The 2021 IEEE Winter Conference on Applications of Computer Vision (WACV 2021) announced that a paper co-authored by Rushil Anirudh received the conference’s Best Paper Honorable Mention award based on its potential impact to the field. The paper, titled “Generative Patch Priors for Practical Compressive Image Recovery,” introduces a new kind of prior—a characterization of the space of natural images—for compressive image recovery that is trained on patches of images instead of full-sized images. Unlike existing generative methods that are applicable only to images similar to the training dataset—i.e., similar kinds of objects, image sizes or aspect ratios—the generative patch prior (GPP) can recover a wide variety of natural images and compares favorably to other existing methods, researchers said. Anirudh presented the paper on behalf of the group during an awards session hosted by the virtual conference, the premier event of its kind in the world. The conference received about 1,100 paper submissions—only 5 were honored with awards. The code used in the paper is available on the open source repository GPP on GitHub.
New Repo: SPOT Suite
January 07, 2021 (new-repo)
SPOT is a web-based visualization tool for performance data. One use case is to link the Caliper performance library into an application, and every run of the application will produce a .cali performance data file. SPOT will then visualize the collective performance of an application across many runs. This could involve tracking performance changes over time, comparing the performance achieved by different users, running scaling studies across time, and so on.
We now have three repos that provide different functionality around SPOT:
To get started, fork spot2_container and let it check out the other two repos as submodules.
New Repo: ns3-if77-module
December 17, 2020 (new-repo)
The ns3-if77-module provides an implementation of the ns3::PropagationLossModel, which uses the If77 propagation model developed by G. D. Gierhart and M. E. Johnson. The If77 propagation model was developed in the 1970s to estimate the service coverage for radio systems. It can be used to calculate propagation loss for ground/air, air/air, ground/satellite, and air/satellite systems for frequencies in the 0.1Mhz to 20Ghz range.
NeurIPS Features LLNL Papers and Software
December 07, 2020 (event)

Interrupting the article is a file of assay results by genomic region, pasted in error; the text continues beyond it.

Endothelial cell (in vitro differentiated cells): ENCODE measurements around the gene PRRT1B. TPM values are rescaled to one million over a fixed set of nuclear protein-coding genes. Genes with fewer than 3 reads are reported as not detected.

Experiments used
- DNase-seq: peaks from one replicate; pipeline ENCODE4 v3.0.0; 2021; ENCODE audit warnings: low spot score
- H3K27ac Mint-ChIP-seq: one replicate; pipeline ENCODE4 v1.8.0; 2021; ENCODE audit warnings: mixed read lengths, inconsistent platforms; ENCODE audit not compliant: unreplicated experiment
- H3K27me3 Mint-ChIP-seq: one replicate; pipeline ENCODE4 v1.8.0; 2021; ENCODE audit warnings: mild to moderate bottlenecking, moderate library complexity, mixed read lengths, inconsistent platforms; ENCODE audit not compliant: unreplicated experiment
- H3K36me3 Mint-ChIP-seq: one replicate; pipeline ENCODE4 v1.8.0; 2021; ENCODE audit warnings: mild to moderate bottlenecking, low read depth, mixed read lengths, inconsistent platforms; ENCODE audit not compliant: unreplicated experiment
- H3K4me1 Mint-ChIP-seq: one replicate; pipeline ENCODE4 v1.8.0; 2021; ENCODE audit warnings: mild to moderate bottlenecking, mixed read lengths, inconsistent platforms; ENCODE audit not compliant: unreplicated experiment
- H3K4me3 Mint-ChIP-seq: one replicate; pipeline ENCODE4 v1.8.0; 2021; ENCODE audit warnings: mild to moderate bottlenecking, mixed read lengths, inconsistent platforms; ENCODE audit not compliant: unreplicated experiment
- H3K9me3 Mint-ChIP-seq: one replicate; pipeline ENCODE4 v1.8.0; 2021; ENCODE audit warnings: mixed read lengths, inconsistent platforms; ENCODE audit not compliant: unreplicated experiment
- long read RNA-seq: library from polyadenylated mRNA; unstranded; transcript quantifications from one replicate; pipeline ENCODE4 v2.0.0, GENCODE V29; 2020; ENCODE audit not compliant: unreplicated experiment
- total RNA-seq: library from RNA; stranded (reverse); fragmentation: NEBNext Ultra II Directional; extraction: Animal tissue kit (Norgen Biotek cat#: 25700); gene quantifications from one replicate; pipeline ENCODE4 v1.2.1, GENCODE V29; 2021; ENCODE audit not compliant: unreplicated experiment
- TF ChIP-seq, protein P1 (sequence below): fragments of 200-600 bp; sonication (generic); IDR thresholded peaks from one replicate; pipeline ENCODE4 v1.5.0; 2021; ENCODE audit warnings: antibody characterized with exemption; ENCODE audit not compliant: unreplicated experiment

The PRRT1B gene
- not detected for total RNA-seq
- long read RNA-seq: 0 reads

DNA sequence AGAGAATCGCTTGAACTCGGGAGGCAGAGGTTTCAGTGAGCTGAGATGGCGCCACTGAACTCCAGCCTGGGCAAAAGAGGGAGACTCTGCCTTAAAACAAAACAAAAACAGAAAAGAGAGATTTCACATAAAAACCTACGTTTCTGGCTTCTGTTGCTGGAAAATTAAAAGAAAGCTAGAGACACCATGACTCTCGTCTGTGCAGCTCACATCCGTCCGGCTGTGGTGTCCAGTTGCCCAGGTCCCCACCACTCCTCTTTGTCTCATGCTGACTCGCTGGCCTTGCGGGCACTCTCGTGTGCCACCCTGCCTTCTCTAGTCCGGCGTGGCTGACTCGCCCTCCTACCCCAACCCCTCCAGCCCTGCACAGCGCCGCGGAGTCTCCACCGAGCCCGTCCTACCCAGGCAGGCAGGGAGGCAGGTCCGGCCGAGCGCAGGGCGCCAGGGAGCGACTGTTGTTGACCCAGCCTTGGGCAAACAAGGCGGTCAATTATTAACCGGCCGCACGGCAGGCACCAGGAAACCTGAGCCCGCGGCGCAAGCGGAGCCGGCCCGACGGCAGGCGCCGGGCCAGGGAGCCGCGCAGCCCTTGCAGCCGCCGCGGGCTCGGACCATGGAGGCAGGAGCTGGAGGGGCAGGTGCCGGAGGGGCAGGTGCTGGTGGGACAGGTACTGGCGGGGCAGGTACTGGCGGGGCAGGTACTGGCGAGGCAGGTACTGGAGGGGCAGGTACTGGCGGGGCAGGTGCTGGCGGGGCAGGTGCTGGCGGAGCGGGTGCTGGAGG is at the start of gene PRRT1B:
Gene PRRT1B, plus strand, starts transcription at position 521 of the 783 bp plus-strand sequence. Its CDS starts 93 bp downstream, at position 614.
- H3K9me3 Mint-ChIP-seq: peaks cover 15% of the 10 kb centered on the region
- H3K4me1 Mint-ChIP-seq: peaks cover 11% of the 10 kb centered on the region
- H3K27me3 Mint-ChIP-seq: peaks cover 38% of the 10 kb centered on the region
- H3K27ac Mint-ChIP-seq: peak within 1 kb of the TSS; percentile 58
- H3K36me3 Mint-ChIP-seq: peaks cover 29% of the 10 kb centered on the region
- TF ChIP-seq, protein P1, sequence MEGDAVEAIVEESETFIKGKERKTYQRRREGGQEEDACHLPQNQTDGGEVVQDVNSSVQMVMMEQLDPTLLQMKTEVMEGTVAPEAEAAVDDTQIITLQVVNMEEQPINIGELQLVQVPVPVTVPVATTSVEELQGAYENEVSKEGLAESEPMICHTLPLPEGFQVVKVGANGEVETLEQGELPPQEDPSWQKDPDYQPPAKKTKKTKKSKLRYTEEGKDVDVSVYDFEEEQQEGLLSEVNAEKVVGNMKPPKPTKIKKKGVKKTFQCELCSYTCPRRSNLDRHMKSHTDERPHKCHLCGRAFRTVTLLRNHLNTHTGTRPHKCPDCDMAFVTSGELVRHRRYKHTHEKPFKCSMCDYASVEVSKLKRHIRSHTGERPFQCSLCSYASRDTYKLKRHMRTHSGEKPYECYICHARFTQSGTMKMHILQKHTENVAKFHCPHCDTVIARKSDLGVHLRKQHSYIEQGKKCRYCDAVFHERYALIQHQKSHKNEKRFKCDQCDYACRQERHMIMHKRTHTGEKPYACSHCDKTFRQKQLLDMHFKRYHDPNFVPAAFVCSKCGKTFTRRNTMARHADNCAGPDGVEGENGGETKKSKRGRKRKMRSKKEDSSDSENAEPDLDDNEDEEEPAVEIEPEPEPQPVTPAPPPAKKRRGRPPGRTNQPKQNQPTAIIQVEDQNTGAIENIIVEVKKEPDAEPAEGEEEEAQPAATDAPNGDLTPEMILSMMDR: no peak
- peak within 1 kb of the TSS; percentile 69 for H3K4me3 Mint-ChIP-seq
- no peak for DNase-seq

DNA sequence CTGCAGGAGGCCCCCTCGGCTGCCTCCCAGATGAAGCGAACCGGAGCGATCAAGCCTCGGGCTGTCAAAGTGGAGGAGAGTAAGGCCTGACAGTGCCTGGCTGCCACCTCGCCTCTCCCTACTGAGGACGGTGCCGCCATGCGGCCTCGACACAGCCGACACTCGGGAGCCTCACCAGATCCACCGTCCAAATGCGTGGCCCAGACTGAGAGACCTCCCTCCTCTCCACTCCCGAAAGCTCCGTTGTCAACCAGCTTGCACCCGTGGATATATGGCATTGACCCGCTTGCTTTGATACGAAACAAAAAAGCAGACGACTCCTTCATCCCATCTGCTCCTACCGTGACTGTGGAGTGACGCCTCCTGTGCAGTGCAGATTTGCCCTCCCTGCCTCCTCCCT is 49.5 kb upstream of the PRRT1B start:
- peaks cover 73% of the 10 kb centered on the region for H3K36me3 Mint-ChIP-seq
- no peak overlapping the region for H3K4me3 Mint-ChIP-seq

The 34th Conference on Neural Information Processing Systems (NeurIPS)features two LLNL papers advancing the reliability of deep learning for the Lab’s mission-critical applications. The most prestigious machine learning conference in the world, NeurIPS began virtually on December 6. The first paper describes a framework for understanding the effect of properties of training data on the generalization gap of machine learning (ML) algorithms—the difference between a model’s observed performance during training versus its “ground-truth” performance in the real world. The second NeurIPS paper introduces an automatic framework to obtain robustness guarantees of any deep neural network structure using the open source Linear Relaxation-based Perturbation Analysis (LiRPA) repo. Developed with colleagues at Northeastern University, China’s Tsinghua University, and UCLA, LiRPA algorithms can provide guaranteed upper and lower bounds for a neural network function with perturbed inputs.
New Repo: [Boost].MPI3
December 04, 2020 (new-repo)
MPI is a large library for run-time parallelism where several paradigms coexist. It was is originally designed as standardized and portable message-passing system to work on a wide variety of parallel computing architectures. The last standard, MPI-3, uses a combination of techniques to achieve parallelism, Message Passing (MP), Remote Memory Access (RMA),and Shared Memory (SM). [Boost].MPI3 is a C++ library wrapper for standard MPI3. While not an official MPI3 library, [Boost].MPI3 is designed following the principles of Boost and the STL. This repo provides a uniform interface and abstractions for MPI3 features by means of wrapper function calls and concepts brought familiar to C++ and the STL.
Spack User Survey Results
December 02, 2020 (story)
The Spack development team ran a user survey from September 28 to October 9 and received 169 responses. The survey covered user demographics, use cases, feature priorities, community involvement, and more. For example, responses indicated strong interest in a future virtual workshop. The full analysis is available on the Spack website, and the survey data is housed in its own repo.